Liberman said that, as far as he’s concerned, the main issue for the next government should be changing the system of government. He said the issue would be determined in the guidelines of the next government, without wasting time on various governance committees. Likud and Israel Beitenu will meet in the coming days to present an offer on this count that would be acceptable to both parties.

According to Liberman’s proposal, the head of the largest party automatically becomes prime minister. Each government will have 18 cabinet ministers and four deputy ministers. The ministers will give up their Knesset membership, to ensure the separation of powers.

The voting threshold should go up three percent, says Liberman. Removing the Prime Minister will require a special majority of 80 Knesset members, and failure to pass a budget will not dissolve the Knesset. Votes of no confidence will require 61 signatures.

All of the above proposals reflect Liberman’s mounting frustration with the workings of government over the past decade or so, as he has experienced it intimately. His notions of a solution are typically direct, if not outright brutal, favoring the larger parties at the expense of the very parties Likud-Beitenu wants to seduce into the next government: Shas and Torah Judaism. It’s no wonder, then, that he is pessimistic about the chances for an effective government.

Indeed, the new pact between the two young mavericks Lapid and Bennett has effectively created two major, right-of-center blocks: Lapid-Bennett Vs. Netanyahu-Liberman, each with exactly 31 seats. Expect Liberman to push for partnership with the other “big party” – even if it requires Netanyahu to overcome his fears of an even stronger Lapid.

Likud Continues to Sink, Left Rising, Jewish Home Third Largest

Friday, December 28th, 2012

It’s three and a half days before the January 22 election in Israel, and the major story continues to be Likud-Beiteinu’s downhill slide. The unhappy union of two major right-wing parties, which has been losing a seat a week since its inception, on Friday sank to 33 vote (down from their current 42) in the Yedioth-Dahaf-Mina Tzemach poll, which included an unusually large sample in Israeli terms – 1,250 likely voters, with a 2-3 seat margin of error.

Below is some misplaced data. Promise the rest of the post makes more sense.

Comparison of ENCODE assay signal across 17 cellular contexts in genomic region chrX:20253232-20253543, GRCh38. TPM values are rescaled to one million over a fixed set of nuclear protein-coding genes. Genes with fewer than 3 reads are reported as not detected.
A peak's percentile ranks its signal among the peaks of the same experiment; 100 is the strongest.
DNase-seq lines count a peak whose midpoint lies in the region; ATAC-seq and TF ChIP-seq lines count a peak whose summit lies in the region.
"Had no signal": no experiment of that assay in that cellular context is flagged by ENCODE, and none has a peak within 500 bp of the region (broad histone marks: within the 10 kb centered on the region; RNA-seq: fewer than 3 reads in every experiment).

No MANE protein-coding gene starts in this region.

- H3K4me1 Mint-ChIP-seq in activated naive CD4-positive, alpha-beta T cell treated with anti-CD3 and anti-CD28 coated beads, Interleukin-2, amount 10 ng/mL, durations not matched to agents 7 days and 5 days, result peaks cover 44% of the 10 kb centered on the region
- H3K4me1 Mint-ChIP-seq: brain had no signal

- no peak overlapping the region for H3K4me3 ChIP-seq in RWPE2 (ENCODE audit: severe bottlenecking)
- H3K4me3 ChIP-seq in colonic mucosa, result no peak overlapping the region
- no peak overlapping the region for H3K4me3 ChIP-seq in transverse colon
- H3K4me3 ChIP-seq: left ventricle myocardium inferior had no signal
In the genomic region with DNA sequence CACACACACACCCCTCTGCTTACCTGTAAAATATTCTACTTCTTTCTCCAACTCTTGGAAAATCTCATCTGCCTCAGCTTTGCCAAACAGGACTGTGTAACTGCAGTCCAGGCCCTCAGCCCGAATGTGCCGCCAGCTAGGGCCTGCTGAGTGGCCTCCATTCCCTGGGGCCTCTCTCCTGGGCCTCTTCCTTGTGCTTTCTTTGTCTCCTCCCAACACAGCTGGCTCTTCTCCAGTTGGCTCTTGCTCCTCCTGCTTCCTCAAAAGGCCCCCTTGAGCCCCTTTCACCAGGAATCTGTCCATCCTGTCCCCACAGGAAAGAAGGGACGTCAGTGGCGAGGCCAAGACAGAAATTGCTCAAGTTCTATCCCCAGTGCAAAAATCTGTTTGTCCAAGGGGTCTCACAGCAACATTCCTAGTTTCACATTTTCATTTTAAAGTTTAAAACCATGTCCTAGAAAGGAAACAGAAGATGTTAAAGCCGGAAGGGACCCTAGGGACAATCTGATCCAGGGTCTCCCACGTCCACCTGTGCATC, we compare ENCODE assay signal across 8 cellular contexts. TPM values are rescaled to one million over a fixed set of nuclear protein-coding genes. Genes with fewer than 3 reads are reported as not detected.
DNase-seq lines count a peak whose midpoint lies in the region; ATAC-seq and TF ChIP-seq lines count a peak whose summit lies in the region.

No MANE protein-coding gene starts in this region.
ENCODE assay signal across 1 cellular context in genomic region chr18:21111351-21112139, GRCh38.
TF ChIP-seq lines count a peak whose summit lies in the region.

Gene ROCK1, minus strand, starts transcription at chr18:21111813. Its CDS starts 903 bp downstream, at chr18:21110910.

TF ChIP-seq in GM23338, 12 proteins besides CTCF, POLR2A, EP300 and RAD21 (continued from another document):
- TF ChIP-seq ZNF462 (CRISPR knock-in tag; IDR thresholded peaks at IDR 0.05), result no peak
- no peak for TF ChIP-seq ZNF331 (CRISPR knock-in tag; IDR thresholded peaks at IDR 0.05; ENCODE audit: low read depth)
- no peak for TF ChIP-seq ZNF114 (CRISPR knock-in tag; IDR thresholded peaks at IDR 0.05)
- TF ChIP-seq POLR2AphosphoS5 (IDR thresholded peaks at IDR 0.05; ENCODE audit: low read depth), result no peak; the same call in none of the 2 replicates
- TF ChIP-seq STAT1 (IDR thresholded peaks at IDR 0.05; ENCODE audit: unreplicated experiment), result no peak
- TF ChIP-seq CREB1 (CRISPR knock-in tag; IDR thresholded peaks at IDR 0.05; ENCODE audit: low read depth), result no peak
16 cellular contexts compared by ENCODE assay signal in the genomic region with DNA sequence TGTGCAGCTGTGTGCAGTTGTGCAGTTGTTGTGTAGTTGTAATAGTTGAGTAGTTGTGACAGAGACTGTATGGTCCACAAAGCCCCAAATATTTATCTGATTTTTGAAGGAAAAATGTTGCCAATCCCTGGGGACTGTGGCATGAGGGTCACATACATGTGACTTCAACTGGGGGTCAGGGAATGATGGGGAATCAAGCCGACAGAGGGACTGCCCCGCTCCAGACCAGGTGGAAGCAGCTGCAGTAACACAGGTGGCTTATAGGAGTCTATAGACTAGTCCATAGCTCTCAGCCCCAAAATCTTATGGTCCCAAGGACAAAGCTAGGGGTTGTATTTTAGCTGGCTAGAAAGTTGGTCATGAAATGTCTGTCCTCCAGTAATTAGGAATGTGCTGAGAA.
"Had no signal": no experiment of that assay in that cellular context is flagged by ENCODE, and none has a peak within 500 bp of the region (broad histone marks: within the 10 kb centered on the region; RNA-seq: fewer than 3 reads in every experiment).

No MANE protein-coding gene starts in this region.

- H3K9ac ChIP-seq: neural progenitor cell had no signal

The other big story is that the new beneficiary of Likud’s losses is no longer Naftali Bennett’s HaBayit HaYehudi, but the “near left” parties of Tzipi Livni and Yair Lapid. These two personality-based lists are also siphoning off votes from Labor, which in Friday’s poll was clipped down to 17 seats. Lapid and Livni are holding 11 seats each

Naftali Bennett’s National Religious coalition received 12 seats in Friday’s poll, while Power to Israel scored 2 seats, same as its current presence.

Among the Haredi parties, Shas increased to 11 from its current 10 Knesset seats, Torah Judaism maintains its rise to 6 from the current 5 seats, and Rabbi Amsalem gets 2 seats, an increase of 1 from his current 1 seat.

The extreme leftist Meretz retains its 4 seats. The Arabs receive 11 seats – same as their current number.

The gap between the blocks is narrowing: Likud-Beiteinu, Jewish Home and Power to Israel get 47 seats, Labor, Livni, Lapid and Meretz get 43, the Haredi factions Shas, Torah Judaism and Amsalem get 19, and the Arabs 11.